Alchemist and DJ Muggs Toss A Dash of Hip-Hop On WMC Week

Winter Music Conference is known for one type of music in

particular. Whether you call it house, or call it electronic music, ­there's no

denying its prevalence in Miami every late March. This is the week of the DJ.

On Thursday, the genre of music that first put two

turntables together with a mixer took center stage at the soft opening of Asia

inside Bayside's Off The Hookah. The venue, a separate room that connects to

the already expansive main room, will be a fully functioning Japanese

restaurant when the grand opening takes place in April.

Performing in

front a packed crowd were hip-hop DJ legends DJ Muggs of Cypress Hill fame and

The Alchemist, mostly known for his use of blaring horns and symphonic sirens.

"Nothing against house music," said club promoter Tony

Inacio. "But its refreshing to have a change of pace when it sounds like we've

been listening to one long song all week. Especially Muggs and Alchemist, we

grew up listening to them."

Alchemist first found fame in the late 90's working with

Mobb Deep and Dilated Peoples. Similar to the sound of Gangstarr's legendary DJ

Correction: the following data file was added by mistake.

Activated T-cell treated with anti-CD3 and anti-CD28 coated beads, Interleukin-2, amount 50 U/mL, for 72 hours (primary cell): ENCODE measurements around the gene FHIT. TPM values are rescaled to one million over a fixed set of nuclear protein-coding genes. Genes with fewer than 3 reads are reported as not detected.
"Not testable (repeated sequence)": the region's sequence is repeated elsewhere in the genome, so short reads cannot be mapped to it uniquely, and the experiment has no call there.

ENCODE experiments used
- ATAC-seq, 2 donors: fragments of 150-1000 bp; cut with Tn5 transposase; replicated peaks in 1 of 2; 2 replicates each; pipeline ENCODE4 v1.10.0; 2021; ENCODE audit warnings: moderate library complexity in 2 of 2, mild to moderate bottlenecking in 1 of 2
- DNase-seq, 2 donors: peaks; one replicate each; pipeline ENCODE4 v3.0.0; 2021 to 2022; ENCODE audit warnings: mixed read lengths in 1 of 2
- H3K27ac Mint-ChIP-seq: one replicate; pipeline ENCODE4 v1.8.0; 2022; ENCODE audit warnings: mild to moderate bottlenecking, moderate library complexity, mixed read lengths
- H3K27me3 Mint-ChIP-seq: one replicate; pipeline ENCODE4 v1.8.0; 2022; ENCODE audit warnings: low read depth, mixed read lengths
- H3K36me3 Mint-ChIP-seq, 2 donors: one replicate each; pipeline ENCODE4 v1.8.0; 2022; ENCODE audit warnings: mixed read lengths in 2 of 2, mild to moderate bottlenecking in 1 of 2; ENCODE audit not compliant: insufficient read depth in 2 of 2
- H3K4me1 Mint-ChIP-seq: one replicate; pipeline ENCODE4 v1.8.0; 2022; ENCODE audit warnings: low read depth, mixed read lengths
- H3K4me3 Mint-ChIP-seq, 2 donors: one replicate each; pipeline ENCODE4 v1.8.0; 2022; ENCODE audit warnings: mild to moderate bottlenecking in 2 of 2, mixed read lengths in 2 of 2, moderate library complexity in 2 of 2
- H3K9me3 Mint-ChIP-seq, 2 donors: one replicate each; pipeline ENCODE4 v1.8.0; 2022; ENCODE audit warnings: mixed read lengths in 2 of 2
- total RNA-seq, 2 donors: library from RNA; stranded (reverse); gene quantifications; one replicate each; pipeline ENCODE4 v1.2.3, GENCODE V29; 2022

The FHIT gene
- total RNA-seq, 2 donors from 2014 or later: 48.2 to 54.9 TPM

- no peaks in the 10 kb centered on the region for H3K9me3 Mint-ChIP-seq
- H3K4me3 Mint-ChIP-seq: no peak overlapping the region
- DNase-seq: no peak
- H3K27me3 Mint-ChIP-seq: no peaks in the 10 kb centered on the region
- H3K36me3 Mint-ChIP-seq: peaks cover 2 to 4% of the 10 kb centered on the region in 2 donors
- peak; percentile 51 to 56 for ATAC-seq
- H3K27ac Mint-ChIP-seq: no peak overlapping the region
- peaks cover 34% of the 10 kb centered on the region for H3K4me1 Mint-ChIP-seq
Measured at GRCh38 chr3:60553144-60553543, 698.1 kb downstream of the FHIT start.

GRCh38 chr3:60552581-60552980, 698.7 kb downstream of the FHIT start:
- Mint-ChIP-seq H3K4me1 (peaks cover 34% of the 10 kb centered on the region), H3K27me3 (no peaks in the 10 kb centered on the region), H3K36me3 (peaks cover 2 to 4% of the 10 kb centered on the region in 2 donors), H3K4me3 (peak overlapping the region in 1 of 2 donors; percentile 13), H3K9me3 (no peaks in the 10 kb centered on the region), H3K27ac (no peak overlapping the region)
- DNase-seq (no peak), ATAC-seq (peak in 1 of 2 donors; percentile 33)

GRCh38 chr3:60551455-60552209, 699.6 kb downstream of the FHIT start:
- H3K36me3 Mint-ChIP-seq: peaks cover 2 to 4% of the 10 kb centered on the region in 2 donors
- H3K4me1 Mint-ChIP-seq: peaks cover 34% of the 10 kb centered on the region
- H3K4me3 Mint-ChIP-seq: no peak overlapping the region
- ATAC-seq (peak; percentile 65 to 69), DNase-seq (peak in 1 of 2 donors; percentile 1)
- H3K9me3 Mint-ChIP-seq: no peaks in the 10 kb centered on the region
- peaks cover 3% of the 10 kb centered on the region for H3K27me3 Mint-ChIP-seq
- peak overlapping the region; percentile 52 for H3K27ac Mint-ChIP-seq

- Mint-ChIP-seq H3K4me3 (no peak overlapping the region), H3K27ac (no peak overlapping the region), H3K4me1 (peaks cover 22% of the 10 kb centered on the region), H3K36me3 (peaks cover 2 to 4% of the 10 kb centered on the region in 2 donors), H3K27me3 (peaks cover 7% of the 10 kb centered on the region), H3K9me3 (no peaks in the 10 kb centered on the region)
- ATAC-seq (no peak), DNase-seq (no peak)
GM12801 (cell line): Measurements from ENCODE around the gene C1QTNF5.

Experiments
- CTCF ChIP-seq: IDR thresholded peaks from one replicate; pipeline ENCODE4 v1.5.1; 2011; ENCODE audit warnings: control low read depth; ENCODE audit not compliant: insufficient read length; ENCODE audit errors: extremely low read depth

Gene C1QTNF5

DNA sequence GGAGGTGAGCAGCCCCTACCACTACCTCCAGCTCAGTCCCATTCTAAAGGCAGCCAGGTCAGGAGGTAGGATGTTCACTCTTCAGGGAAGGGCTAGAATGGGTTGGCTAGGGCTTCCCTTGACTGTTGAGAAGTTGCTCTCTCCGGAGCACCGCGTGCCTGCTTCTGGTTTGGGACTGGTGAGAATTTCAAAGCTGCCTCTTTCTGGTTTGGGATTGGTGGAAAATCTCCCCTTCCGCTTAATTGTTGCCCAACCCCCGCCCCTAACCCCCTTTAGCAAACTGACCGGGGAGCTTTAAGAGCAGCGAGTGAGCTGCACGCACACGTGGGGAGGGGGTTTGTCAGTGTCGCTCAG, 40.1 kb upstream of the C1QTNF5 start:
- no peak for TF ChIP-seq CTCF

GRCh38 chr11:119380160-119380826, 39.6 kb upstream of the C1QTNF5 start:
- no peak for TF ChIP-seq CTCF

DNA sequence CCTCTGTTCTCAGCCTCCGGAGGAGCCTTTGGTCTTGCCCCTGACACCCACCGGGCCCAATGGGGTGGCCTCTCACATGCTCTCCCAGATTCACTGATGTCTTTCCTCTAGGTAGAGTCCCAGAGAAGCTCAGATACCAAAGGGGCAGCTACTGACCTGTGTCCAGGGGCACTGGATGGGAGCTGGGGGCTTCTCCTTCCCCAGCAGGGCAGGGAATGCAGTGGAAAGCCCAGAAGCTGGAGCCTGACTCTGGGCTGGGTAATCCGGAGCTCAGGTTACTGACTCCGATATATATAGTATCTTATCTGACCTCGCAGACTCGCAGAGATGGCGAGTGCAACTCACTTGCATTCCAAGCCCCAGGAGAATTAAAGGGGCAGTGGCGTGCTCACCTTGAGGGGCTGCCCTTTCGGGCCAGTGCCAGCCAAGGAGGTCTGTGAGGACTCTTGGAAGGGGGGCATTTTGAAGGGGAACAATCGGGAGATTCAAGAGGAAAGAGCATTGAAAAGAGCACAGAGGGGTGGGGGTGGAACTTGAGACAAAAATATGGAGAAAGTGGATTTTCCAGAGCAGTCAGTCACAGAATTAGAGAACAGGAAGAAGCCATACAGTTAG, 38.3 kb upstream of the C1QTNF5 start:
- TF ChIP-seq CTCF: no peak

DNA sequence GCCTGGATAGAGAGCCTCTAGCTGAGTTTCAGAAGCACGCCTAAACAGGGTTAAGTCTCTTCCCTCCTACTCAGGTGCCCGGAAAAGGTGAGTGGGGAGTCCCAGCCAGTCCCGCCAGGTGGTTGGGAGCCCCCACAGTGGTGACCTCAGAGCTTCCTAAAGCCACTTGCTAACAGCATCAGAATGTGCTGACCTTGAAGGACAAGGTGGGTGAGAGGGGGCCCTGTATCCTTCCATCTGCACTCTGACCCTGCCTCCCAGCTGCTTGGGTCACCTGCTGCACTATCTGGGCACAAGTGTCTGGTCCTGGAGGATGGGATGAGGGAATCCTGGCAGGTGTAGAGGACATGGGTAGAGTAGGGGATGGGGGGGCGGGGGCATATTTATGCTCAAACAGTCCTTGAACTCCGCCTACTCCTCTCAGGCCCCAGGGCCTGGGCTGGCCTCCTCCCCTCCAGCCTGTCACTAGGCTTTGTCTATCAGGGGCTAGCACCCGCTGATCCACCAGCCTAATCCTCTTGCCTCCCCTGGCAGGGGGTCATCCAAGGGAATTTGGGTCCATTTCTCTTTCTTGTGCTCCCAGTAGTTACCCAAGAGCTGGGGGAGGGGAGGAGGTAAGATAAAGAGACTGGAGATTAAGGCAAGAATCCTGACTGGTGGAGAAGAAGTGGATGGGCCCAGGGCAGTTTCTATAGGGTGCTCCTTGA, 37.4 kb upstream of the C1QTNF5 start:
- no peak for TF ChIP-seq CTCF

Premier, It would be apparent who you're listening to the second Alchemist's

first horn blares from the bass line. The signature horns were alive and well

Thursday as Alchemist took the booth around midnight.

"The opportunity to bring these two DJ's presented itself

and we had to take advantage," said OTH owner Ehab Atalla, who put the event together

in association with Ultra's parent company UMG.

After about an hour-long set, highlighted by a series of

late-'90s hits that got the crowd in teeters, Cypress Hill's own DJ Muggs took

the stage.

Much like Alchemist, Muggs has managed to gain moderate

commercial success despite maintaining a certain aesthetic appeal appreciated

by hip-hop backpackers everywhere. Mugg's Soul Assassins' projects reached as

high as 86 on the Billboard 200 while featuring who Muggs' dubs as the Soul

Assassins, a roster of close to 100 artists who include the Alchemist himself,

Xzibit, Goodie Mob and several members of the Wu-Tang.

Muggs started the set with a fierce rendition of Cypress

Hill's early work. By the time "How I Could Just Kill A Man" ended, fans were

beside themselves.

"South Florida is always the tip of the map when it comes

to true hip-hop like we're hearing today," said one fan. "You better enjoy it,

because there won't be much more of it this week."

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